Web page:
The four steps are based on the premise that you often make a better decision with less information than you do with more. Also, spending 15 minutes to determine a single fact in order to decipher a tweet or a piece of news coming from a source you’ve never seen before will often leave you more confused than you were before. “The question we want students asking is: Is this a good source for this purpose, or could I find something better relatively quickly?” Mr. Kennedy said. “I’ve seen in the classroom where a student finds a great answer in three minutes but then keeps going and ends up won over by bad information.”

SIFT has its limits. It’s designed for casual news consumers, not experts or those attempting to do deep research. A reporter working on an investigative story or trying to synthesize complex information will have to go deep. But for someone just trying to figure out a basic fact, it’s helpful not to get bogged down. “We’ve been trained to think that Googling or just checking one resource we trust is almost like cheating,” he said. “But when people search Google, the best results may not always be first, but the good information is usually near the top. Often you see a pattern in the links of a consensus that’s been formed. But deeper into the process, it often gets weirder. It’s important to know when to stop.”

 

Christina Ladam, an assistant political science professor at the University of Nevada, Reno, has seen the damage firsthand. While teaching an introductory class as a Ph.D. student in 2015, she noticed her students had trouble vetting sources and distinguishing credible news from untrustworthy information. During one research assignment on the 2016 presidential race, multiple students cited a debunked claim from a satirical website claiming that Ben Carson, a candidate that year, had been endorsed by the Ku Klux Klan. “Some of these students had never had somebody even talk to them about checking sources or looking for fake news,” she told me. “It was just uncritical acceptance if it fit with the narrative in their head or complete rejection if it didn’t.”

 

 

Ms. Ladam started teaching a SIFT-based media literacy unit in her political science classes because of the method’s practical application. The unit is short, only two weeks long. Her students latched onto quick tricks like how to hover over a Twitter handle and see if the account looks legitimate or is a parody account or impersonation. They learned how to reverse image search using Google to check if a photo had been doctored or if similar photos had been published by trusted news outlets. Students were taught to identify claims in Facebook or Instagram posts and, with a few searches, decide — even if they’re unsure of the veracity — whether the account seems to be a trustworthy guide or if they should look elsewhere.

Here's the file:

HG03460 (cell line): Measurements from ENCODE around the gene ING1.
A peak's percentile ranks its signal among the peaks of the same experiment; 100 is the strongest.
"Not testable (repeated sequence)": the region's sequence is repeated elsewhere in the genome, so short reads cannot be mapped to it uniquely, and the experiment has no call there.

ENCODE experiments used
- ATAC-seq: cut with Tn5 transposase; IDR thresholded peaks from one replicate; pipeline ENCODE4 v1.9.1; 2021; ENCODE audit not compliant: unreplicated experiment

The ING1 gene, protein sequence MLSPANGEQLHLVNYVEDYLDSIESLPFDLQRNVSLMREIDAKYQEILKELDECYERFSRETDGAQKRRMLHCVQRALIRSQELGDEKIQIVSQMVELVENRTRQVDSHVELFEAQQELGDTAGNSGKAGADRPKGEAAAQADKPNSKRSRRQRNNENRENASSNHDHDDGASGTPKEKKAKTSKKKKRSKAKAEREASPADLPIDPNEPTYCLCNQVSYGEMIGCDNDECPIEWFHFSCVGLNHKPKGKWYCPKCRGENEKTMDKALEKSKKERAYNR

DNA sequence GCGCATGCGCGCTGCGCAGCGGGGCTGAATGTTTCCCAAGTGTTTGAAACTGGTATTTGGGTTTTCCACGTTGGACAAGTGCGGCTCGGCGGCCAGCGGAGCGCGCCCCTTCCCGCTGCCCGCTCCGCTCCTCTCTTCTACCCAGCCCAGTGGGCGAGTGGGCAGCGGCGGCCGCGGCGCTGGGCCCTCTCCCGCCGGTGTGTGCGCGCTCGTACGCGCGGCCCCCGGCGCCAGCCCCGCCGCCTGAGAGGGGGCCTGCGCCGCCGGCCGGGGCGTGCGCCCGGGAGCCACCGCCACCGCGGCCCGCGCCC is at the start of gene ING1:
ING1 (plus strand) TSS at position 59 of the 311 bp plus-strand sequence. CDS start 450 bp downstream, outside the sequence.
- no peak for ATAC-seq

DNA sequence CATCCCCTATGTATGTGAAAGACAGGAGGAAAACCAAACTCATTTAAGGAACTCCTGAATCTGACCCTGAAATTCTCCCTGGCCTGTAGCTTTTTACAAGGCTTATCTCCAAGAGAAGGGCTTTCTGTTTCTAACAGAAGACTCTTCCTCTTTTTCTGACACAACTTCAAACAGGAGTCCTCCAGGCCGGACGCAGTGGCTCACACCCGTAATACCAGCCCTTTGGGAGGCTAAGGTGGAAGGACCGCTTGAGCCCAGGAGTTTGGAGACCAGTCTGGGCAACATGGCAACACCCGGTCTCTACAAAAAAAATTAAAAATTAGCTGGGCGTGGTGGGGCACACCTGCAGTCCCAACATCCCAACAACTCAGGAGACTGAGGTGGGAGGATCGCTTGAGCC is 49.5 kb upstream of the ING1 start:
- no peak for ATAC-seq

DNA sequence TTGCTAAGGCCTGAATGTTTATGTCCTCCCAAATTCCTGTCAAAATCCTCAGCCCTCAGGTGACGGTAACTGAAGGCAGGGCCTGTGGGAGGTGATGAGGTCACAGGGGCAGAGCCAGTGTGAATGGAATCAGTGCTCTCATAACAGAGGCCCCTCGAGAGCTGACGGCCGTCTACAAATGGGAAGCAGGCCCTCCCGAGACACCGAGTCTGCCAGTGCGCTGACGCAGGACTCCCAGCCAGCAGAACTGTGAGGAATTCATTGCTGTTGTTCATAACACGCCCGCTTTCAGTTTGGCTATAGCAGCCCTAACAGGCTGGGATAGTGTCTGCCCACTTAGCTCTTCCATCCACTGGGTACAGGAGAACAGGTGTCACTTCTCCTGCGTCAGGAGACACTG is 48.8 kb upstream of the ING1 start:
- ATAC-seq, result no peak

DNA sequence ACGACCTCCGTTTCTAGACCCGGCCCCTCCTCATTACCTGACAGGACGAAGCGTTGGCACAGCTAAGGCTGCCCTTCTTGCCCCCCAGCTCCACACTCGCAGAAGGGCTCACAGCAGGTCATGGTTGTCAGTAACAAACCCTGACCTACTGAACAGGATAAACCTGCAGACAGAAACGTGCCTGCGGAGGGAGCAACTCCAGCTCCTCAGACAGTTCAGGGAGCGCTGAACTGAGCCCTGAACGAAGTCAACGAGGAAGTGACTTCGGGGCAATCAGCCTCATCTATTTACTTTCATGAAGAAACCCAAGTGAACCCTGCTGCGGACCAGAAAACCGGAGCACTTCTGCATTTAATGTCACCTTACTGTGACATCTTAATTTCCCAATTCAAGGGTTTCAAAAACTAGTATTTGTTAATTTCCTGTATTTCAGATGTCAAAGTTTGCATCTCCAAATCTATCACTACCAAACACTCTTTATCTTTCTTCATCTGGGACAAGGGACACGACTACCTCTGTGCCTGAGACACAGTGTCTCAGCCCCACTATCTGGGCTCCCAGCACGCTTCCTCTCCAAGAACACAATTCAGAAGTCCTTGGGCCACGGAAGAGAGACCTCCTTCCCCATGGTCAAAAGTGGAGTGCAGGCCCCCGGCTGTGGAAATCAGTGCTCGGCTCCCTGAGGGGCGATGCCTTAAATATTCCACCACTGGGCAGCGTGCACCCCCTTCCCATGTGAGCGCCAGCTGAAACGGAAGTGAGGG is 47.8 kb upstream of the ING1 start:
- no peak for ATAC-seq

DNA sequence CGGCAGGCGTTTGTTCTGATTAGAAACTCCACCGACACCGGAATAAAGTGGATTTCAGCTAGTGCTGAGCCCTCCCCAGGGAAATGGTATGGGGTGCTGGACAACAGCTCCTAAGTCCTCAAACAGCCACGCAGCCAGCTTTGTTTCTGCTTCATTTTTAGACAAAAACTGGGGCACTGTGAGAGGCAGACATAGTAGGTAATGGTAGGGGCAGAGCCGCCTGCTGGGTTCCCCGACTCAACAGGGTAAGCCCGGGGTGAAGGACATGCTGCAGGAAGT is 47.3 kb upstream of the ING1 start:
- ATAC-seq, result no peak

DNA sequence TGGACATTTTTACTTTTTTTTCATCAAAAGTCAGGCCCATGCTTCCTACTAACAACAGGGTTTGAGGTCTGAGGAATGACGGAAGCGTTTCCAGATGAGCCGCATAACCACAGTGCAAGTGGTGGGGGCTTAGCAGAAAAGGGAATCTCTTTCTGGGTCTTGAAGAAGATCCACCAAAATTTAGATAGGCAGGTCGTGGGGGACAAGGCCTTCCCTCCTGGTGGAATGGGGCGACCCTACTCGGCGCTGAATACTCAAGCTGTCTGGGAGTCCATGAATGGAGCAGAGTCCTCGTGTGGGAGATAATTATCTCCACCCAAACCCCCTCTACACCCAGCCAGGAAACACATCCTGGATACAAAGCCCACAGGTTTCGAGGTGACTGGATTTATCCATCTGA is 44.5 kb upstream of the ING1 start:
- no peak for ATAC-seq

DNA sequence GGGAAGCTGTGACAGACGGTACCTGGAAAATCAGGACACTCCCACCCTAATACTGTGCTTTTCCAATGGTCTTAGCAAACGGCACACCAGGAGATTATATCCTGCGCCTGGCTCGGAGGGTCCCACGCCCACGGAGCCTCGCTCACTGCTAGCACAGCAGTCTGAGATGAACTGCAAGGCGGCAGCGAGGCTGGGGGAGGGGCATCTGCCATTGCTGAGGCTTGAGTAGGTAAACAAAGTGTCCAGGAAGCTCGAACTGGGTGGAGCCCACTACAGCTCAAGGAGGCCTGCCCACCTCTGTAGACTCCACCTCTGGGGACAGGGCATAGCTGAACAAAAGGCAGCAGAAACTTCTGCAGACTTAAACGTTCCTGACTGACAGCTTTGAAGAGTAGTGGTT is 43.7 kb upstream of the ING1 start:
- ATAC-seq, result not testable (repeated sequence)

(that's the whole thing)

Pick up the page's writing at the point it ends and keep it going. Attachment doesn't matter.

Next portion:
The goal isn’t to make political judgments or to talk students out of a particular point of view, but to try to get them to understand the context of a source of information and make decisions about its credibility. The course is not precious about overly academic sources, either.

 

“The students are confused when I tell them to try and trace something down with a quick Wikipedia search, because they’ve been told not to do it,” she said. “Not for research papers, but if you’re trying to find out if a site is legitimate or if somebody has a history as a conspiracy theorist and you show them how to follow the page’s citation, it’s quick and effective, which means it’s more likely to be used.”

 

As a journalist who can be a bit of a snob about research methods, it makes me anxious to type this advice. Use Wikipedia for quick guidance! Spend less time torturing yourself with complex primary sources! A part of my brain hears this and reflexively worries these methods could be exploited by conspiracy theorists. But listening to Ms. Ladam and Mr. Caulfield describe disinformation dynamics, it seems that snobs like me have it backward.

 

Think about YouTube conspiracy theorists or many QAnon or anti-vaccine influencers. Their tactic, as Mr. Caulfield noted, is to flatter viewers while overloading them with three-hour videos laced with debunked claims and pseudoscience, as well as legitimate information. “The internet offers this illusion of explanatory depth,” he said. “Until 20 seconds ago, you’d never thought about, say, race and IQ, but now, suddenly, somebody is treating you like an expert. It’s flattering your intellect, and so you engage, but you don’t really stand a chance.”

 

What he described is a kind of informational hubris we have that is quite difficult to fight. But what SIFT and Mr. Caulfield’s lessons seem to do is flatter their students in a different way: by reminding us our attention is precious.

 

The goal of SIFT isn’t to be the arbiter of truth but to instill a reflex that asks if something is worth one’s time and attention and to turn away if not. Because the method is less interested in political judgments, Mr. Caulfield and Ms. Ladam noticed, students across the political spectrum are more likely to embrace it. By the end of the two-week course, Ms. Ladam said, students are better at finding primary sources for research papers. In discussions they’re less likely to fall back on motivated reasoning. Students tend to be less defensive when confronted with a piece of information they disagree with. Even if their opinions on a broader issue don’t change, a window is open that makes conversation possible. Perhaps most promising, she has seen her students share the methods with family members who post dubious news stories online. “It sounds so simple, but I think that teaching people how to check their news source by even a quick Wikipedia can have profound effects,” she said.